In a keynote speech at the conference, French digital affairs minister Axelle Lemaire said the luxury sector had long been “in denial” about the online revolution. “Just like we have had clean tech and biotech, we need a fashion tech,” Lemaire said.

Smaller tech firms represented at the conference included the wearable technology start-up Cute Circuite—best known for the light-up Galaxy dress that Katy Perry wore to the Met gala in 2010—and Chute, a start-up that identifies and negotiates intellectual property rights for user-generated content (UGC).

UGC is a powerful tool for reaching millennials, according to Aileen Faudree, Chute’s vice president for customer development, noting young clients react more strongly to seeing products in the context of a certain lifestyle and aesthetic.
“For luxury brands the quantity of UGC is not the problem, the quality is,” she said. “Is the authentic brand story being told?”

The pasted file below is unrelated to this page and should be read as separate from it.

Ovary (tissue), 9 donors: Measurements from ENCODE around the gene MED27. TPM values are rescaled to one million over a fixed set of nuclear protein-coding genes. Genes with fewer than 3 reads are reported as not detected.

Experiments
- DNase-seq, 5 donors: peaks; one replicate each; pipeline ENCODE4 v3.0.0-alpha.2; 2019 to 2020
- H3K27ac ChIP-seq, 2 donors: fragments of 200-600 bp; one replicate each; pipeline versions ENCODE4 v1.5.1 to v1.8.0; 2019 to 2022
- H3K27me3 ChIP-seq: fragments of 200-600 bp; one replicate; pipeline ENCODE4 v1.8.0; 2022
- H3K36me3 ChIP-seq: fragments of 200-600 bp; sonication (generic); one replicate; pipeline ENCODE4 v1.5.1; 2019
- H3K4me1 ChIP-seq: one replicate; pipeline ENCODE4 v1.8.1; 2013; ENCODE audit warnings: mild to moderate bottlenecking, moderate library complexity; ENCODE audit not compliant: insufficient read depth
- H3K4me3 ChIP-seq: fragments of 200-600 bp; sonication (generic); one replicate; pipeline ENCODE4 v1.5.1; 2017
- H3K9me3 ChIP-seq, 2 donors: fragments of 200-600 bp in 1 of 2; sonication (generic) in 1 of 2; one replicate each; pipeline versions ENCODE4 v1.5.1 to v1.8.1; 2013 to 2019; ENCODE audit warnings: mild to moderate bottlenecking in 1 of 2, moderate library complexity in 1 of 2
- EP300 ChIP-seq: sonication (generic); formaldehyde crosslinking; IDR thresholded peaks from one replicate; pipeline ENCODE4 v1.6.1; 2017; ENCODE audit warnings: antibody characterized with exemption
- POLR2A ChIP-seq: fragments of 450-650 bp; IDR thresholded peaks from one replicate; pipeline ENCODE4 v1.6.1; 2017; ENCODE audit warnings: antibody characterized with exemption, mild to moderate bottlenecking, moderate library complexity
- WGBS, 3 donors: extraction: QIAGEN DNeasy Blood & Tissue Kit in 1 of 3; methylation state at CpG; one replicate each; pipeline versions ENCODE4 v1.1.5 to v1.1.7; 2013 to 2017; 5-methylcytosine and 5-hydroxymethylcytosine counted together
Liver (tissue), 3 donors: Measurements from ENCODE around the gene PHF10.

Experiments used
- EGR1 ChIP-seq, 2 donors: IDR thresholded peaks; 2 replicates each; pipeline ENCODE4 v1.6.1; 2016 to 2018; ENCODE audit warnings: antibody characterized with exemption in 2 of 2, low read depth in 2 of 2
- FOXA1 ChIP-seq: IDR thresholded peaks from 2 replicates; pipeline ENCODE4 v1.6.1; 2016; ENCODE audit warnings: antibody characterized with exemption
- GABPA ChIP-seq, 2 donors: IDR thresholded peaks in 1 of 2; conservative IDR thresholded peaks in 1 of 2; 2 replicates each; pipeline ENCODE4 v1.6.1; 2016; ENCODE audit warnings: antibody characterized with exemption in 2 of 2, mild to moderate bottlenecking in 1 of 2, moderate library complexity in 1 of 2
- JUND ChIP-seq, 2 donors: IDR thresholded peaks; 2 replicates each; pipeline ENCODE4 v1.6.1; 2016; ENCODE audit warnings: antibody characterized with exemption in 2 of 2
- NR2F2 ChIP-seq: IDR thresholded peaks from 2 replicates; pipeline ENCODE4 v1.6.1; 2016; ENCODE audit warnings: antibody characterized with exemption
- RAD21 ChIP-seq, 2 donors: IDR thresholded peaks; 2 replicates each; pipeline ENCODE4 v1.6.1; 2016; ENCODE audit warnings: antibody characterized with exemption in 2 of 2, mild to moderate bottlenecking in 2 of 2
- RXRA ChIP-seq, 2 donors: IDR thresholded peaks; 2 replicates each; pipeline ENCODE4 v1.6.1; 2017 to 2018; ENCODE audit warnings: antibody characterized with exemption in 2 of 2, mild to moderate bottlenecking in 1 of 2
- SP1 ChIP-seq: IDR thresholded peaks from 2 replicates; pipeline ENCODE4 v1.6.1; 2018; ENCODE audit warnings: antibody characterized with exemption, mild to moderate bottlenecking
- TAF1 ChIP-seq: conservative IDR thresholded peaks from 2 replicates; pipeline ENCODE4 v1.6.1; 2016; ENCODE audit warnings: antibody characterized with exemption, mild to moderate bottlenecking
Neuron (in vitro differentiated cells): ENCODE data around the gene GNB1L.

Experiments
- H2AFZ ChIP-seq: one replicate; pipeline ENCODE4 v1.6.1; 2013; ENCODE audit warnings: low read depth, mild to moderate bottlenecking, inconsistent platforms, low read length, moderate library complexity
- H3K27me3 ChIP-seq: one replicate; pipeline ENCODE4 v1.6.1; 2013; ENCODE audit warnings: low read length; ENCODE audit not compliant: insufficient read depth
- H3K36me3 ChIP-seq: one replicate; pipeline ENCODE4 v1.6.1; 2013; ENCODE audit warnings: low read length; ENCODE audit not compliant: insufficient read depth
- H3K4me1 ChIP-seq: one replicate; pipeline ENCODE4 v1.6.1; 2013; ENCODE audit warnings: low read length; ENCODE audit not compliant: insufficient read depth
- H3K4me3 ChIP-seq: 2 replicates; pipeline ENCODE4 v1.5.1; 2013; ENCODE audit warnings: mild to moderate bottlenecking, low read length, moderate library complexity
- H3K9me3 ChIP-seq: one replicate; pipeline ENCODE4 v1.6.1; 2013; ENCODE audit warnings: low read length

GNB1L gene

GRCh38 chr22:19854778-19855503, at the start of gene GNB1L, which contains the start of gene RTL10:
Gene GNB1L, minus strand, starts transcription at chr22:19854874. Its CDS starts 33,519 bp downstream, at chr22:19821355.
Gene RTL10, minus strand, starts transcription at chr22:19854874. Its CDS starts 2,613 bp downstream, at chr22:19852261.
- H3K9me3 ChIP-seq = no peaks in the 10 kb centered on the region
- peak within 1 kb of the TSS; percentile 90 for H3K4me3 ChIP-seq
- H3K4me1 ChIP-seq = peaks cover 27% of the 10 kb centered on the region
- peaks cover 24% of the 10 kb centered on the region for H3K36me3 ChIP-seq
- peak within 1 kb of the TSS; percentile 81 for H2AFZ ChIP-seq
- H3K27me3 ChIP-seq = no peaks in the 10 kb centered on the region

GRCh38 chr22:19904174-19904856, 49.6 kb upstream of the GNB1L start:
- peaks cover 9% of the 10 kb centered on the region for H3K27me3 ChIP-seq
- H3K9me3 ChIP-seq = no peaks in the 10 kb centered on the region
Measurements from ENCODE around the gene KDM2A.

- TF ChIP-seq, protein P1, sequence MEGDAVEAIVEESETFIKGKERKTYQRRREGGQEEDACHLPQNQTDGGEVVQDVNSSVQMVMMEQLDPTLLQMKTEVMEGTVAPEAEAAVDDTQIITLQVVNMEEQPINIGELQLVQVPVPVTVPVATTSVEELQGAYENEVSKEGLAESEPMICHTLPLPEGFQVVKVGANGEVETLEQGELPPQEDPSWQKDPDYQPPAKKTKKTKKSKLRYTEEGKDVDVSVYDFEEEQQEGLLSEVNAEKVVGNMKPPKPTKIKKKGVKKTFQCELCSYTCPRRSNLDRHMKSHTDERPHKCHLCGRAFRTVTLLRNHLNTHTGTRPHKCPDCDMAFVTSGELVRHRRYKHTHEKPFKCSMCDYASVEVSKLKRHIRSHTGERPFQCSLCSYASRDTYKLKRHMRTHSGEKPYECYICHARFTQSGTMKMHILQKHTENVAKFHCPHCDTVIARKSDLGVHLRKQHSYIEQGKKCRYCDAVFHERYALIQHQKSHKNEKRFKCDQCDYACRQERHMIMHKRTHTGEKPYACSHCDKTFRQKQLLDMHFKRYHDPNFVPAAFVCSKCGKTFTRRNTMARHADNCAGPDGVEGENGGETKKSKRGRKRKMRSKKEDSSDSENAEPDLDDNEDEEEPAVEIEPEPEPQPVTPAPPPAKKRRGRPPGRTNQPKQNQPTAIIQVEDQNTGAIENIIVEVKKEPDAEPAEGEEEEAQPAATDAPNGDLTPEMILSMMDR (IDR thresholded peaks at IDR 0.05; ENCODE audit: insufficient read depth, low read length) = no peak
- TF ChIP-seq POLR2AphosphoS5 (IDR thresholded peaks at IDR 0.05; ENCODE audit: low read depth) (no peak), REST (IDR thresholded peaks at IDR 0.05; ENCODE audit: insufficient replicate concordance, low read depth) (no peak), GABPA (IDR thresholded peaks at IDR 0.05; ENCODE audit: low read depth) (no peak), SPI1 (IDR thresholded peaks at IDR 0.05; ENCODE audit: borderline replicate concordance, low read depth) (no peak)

Chute offers to help brands tap into “earned media” by identifying, licensing, and promoting the right social media posts.

For Exane-BNP’s Solca, the focus on technology responds to a more profound shift in the luxury sector.

“Luxury brands can sell a lot of iconic items when they have a lot of new consumers, because they just don’t have those things yet,” said Solca, referring to the newly well-heeled shoppers of emerging China. “But once you lose that flow, innovation becomes much more important.”

Luxury brands will need to focus on exploiting growth pockets like luxury travel goods and the online space—as well as tightening up their finances to become more efficient, he suggested.

The luxury sector should also revamp its offer to local consumers, according to Boston Consulting Group’s Olivier Abtan. Many shoppers in luxury brands’ home markets feel they’ve been been priced out of the sector as retailers focused on courting wealthier tourists.

“No one can say which of these innovations is really going to be the next big thing, and what works for each brand will be different.” said The RealReal’s Lorenzo. “I’m just really glad to see the luxury sector getting together to talk about these issues with technology and innovation. Two years ago that wasn’t the case.”